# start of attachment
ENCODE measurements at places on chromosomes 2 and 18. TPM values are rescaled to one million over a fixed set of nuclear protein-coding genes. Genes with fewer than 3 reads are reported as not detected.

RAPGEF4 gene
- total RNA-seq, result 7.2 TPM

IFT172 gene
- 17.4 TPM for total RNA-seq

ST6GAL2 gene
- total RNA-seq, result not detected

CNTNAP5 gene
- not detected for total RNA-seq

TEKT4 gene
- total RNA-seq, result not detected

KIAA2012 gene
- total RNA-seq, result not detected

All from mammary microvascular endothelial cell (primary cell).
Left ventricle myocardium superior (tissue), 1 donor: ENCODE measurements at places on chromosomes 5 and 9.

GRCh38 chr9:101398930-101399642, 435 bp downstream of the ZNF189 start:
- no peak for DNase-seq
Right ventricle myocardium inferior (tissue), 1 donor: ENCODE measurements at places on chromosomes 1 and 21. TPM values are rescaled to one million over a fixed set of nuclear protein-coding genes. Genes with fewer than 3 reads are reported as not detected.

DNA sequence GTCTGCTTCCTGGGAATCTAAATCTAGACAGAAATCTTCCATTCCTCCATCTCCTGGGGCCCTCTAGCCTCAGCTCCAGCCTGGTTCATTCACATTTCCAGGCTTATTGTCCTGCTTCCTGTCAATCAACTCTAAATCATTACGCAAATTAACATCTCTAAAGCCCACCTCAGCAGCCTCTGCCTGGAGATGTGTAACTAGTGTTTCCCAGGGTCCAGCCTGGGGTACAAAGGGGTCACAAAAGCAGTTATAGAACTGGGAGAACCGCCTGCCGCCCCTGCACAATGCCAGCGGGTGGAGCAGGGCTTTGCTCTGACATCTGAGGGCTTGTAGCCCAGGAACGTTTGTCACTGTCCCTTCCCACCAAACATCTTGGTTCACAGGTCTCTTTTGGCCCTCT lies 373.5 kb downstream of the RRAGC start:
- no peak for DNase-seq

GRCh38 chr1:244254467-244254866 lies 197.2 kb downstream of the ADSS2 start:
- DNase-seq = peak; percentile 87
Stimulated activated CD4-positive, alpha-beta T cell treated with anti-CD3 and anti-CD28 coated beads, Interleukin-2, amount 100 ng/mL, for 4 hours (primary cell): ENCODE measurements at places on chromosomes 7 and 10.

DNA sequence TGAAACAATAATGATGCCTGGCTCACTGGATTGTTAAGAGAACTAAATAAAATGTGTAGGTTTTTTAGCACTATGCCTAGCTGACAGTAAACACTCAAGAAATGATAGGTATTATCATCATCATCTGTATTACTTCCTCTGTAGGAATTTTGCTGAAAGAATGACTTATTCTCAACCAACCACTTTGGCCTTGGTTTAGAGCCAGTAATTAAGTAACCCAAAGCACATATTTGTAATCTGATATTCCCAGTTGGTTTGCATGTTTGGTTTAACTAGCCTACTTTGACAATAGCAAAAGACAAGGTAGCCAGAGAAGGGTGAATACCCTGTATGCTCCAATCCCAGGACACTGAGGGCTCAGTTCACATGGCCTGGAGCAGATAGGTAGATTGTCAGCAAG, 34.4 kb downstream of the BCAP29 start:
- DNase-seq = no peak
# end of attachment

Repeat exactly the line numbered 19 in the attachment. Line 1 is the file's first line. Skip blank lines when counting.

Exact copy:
DNA sequence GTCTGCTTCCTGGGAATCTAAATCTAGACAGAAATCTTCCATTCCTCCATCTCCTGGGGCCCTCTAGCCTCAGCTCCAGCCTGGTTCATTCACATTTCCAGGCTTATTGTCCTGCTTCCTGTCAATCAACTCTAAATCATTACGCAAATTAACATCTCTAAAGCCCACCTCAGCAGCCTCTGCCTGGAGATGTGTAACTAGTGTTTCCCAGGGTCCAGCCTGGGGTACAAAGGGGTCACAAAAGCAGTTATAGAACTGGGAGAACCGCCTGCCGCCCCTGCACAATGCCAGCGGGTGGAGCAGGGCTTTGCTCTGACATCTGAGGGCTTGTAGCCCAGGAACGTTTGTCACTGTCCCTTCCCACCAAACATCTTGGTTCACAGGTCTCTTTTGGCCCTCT lies 373.5 kb downstream of the RRAGC start: